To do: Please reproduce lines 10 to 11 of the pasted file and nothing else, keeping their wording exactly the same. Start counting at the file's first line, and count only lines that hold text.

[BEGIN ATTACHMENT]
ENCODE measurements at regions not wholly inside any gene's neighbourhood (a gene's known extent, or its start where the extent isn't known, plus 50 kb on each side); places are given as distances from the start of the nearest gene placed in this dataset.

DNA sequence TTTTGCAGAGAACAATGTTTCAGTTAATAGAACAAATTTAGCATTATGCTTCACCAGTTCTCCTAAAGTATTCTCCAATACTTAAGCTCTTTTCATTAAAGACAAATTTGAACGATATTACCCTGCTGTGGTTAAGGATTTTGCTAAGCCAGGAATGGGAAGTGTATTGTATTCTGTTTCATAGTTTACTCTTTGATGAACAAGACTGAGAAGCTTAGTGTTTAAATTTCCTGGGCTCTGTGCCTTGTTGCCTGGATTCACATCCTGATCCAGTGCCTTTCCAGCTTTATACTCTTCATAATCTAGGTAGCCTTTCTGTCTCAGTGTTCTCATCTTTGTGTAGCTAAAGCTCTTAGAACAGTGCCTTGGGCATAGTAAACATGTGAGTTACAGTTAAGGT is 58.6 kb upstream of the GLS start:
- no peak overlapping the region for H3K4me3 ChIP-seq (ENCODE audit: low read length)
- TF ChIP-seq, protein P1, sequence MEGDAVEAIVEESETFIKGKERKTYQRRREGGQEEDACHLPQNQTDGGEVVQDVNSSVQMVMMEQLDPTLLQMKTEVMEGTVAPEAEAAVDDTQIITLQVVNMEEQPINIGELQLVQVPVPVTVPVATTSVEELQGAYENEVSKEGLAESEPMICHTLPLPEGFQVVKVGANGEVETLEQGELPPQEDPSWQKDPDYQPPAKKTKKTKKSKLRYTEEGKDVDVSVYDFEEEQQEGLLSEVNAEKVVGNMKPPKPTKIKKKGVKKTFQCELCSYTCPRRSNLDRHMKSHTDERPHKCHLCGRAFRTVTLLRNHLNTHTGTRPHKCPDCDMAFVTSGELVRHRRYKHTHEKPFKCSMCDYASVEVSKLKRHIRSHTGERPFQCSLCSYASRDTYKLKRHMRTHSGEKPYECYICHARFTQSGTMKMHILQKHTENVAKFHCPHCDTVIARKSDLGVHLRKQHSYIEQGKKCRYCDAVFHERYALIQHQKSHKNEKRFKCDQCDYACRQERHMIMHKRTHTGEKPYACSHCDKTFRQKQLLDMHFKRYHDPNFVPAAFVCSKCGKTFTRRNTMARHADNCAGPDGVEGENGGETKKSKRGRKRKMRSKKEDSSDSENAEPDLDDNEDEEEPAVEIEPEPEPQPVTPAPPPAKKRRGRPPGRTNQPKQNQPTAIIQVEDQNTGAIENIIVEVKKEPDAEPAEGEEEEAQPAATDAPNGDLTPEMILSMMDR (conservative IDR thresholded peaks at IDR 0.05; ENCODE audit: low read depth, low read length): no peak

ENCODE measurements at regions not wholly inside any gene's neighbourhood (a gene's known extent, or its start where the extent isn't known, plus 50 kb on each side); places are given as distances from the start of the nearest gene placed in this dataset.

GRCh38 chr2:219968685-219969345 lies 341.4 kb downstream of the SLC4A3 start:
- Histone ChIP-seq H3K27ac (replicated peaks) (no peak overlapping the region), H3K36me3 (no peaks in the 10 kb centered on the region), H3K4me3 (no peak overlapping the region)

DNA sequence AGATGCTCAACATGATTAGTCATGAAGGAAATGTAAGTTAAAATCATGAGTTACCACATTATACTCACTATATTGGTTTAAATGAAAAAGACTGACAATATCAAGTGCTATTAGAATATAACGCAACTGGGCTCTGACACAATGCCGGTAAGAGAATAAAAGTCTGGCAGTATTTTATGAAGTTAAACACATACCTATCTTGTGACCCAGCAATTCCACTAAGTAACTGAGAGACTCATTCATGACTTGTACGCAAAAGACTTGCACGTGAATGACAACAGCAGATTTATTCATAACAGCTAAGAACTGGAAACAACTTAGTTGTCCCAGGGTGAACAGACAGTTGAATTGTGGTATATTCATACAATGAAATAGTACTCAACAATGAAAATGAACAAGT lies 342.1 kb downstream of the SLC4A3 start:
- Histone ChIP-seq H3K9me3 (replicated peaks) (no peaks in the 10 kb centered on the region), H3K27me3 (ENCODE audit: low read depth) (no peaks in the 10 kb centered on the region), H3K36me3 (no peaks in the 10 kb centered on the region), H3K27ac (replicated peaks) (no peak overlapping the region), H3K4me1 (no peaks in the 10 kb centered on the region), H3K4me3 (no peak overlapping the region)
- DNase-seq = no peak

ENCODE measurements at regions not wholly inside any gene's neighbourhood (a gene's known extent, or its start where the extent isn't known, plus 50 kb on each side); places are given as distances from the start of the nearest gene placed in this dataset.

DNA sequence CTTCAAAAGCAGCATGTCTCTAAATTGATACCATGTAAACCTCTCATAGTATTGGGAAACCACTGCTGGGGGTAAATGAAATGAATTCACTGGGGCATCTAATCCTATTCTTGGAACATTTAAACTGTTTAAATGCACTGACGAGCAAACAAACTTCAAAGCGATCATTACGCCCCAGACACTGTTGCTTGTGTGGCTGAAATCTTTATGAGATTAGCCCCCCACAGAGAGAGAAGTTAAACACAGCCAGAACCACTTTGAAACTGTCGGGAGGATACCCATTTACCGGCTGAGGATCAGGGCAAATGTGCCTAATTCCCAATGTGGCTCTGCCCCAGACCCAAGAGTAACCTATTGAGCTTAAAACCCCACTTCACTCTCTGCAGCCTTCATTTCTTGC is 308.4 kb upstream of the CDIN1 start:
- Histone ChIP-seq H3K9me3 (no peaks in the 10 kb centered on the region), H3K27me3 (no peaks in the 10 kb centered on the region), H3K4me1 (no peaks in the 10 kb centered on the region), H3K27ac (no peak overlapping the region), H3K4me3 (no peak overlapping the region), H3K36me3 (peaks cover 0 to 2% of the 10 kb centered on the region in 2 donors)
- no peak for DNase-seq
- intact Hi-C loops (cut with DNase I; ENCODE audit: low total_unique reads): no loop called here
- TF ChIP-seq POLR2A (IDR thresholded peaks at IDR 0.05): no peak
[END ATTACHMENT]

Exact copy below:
- DNase-seq = no peak

ENCODE measurements at regions not wholly inside any gene's neighbourhood (a gene's known extent, or its start where the extent isn't known, plus 50 kb on each side); places are given as distances from the start of the nearest gene placed in this dataset.